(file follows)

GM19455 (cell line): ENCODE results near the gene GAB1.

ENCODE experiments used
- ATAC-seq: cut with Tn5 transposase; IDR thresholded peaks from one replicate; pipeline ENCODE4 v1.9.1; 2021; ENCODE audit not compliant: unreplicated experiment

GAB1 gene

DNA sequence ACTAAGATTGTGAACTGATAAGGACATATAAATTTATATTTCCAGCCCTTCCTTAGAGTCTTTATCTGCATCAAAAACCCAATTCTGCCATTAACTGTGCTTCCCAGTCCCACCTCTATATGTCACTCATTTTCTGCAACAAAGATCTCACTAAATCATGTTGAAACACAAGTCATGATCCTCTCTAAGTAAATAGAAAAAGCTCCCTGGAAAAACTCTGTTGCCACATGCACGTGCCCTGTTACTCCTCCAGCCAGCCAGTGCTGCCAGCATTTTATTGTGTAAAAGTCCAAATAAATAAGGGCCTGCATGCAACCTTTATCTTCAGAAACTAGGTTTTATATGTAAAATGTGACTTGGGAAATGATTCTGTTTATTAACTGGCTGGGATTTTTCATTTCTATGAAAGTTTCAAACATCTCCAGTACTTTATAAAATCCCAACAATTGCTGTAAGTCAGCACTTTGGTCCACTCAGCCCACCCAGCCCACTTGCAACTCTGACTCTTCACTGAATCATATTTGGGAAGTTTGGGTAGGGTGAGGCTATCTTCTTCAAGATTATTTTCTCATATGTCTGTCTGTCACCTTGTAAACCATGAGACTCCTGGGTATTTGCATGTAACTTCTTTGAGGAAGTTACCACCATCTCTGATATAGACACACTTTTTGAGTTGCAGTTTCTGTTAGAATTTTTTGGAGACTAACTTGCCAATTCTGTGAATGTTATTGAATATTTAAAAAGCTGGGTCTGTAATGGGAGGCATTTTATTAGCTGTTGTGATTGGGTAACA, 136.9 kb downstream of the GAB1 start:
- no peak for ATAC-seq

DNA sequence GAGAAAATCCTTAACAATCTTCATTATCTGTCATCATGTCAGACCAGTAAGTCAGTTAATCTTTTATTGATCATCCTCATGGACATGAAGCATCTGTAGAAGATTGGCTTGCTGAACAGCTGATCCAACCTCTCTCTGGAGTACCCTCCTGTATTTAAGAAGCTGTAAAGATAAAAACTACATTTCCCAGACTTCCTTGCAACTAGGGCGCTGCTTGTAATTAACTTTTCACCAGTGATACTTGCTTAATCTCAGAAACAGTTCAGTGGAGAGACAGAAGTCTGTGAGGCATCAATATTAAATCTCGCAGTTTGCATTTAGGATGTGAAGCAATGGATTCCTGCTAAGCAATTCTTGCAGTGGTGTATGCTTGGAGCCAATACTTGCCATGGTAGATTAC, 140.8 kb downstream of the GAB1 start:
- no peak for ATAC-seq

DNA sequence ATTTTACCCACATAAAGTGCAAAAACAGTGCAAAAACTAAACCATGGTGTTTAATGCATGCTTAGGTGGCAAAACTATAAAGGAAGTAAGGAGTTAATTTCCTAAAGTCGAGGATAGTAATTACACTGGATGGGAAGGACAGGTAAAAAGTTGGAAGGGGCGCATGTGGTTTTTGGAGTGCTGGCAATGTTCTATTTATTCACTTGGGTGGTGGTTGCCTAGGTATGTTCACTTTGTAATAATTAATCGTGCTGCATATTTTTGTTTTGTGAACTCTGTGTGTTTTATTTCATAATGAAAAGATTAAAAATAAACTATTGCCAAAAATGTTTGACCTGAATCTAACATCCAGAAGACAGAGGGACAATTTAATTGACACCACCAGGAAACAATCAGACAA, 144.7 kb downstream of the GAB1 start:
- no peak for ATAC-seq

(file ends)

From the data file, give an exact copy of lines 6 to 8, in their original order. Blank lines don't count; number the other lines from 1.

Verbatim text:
- no peak for ATAC-seq

DNA sequence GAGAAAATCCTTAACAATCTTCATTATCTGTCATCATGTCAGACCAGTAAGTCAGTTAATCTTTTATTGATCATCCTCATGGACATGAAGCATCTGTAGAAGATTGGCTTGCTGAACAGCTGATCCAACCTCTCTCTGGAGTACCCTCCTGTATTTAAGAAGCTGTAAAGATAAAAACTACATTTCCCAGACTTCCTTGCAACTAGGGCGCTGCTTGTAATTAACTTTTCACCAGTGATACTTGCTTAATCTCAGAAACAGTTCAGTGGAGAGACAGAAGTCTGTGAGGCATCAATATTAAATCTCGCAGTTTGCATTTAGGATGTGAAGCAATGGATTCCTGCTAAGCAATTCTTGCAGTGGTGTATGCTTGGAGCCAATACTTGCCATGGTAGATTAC, 140.8 kb downstream of the GAB1 start:
- no peak for ATAC-seq